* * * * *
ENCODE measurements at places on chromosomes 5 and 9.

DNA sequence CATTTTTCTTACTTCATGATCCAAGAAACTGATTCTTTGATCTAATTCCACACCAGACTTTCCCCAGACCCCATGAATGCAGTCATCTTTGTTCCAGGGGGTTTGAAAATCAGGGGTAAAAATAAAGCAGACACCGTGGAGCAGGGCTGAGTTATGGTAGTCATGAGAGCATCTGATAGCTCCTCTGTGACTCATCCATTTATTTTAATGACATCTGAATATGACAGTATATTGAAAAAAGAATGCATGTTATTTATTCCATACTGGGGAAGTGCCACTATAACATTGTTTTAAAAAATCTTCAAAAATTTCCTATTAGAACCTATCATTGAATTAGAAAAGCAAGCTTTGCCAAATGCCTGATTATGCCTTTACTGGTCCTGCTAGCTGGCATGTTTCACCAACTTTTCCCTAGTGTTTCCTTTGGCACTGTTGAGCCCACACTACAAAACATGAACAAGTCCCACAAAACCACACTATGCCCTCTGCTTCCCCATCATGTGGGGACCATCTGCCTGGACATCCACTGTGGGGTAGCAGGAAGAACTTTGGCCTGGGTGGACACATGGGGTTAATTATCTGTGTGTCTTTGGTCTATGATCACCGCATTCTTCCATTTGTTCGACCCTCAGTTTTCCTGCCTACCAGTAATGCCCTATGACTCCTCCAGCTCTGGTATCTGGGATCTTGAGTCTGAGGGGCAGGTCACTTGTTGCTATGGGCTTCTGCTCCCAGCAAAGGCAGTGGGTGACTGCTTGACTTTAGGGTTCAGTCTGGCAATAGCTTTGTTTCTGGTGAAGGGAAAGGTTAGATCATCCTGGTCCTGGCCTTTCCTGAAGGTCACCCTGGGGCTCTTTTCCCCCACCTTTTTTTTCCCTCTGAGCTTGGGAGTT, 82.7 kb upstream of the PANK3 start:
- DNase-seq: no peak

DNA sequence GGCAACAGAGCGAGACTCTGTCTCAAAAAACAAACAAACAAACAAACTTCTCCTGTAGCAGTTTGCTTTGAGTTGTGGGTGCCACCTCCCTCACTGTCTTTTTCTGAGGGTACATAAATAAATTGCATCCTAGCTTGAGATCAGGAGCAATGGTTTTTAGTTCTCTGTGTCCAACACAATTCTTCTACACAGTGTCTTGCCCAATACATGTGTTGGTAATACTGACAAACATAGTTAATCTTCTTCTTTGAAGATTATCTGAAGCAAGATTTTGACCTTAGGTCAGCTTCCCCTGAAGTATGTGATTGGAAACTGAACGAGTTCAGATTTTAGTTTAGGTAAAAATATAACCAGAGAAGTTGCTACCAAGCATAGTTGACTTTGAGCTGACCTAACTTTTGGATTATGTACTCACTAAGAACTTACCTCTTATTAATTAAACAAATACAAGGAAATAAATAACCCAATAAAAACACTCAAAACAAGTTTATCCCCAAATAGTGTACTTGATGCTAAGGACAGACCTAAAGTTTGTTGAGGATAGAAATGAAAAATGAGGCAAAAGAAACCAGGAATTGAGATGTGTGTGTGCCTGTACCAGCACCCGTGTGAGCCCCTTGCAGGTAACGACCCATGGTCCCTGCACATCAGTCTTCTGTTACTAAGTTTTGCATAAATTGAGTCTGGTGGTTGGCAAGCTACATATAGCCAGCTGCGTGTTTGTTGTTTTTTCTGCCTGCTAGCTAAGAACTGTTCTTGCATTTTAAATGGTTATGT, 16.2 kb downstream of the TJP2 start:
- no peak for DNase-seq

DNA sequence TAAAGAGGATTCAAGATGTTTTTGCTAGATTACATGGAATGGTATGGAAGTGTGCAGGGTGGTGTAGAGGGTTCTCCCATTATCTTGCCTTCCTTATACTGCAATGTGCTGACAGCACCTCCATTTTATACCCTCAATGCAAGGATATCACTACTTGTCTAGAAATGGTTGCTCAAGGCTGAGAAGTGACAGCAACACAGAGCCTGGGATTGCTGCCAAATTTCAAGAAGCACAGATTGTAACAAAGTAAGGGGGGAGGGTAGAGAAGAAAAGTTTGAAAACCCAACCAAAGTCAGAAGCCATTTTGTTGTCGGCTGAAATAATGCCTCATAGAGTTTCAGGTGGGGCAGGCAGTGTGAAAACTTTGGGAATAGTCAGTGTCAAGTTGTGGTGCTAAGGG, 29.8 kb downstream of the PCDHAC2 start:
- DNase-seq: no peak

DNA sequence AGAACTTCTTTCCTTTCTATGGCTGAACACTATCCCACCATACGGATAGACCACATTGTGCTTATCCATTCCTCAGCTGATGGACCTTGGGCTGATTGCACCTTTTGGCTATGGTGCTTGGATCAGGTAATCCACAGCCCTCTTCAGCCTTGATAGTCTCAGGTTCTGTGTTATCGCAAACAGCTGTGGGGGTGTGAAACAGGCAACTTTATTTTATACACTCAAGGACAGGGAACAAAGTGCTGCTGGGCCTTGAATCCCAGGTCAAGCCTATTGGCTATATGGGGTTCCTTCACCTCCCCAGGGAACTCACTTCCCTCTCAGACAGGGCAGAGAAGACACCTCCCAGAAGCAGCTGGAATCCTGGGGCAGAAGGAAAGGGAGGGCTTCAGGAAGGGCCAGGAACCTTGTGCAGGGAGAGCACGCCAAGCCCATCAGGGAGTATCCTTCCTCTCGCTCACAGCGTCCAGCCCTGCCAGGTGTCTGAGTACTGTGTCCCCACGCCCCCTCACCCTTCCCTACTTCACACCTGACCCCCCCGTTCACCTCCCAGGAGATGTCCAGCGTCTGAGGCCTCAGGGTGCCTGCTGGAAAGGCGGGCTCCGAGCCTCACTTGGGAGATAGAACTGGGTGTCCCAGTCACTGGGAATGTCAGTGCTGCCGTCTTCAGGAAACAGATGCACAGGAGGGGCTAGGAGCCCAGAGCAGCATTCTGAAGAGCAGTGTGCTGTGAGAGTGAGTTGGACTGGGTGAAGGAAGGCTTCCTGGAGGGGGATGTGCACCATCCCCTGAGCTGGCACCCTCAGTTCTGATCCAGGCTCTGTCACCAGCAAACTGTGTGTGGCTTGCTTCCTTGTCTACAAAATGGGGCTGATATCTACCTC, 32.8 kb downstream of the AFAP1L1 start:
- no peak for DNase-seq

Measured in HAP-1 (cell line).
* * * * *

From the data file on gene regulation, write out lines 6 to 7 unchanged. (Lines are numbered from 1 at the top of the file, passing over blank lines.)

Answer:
DNA sequence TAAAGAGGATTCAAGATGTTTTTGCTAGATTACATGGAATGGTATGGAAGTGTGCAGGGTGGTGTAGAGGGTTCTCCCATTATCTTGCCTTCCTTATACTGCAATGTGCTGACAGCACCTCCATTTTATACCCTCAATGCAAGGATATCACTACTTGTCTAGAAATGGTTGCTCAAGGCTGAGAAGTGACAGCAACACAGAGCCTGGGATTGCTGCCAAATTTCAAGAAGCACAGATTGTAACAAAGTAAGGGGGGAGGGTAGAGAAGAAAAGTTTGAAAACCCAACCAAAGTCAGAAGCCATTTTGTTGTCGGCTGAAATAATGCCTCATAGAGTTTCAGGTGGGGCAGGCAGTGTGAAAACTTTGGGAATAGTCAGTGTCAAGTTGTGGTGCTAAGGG, 29.8 kb downstream of the PCDHAC2 start:
- DNase-seq: no peak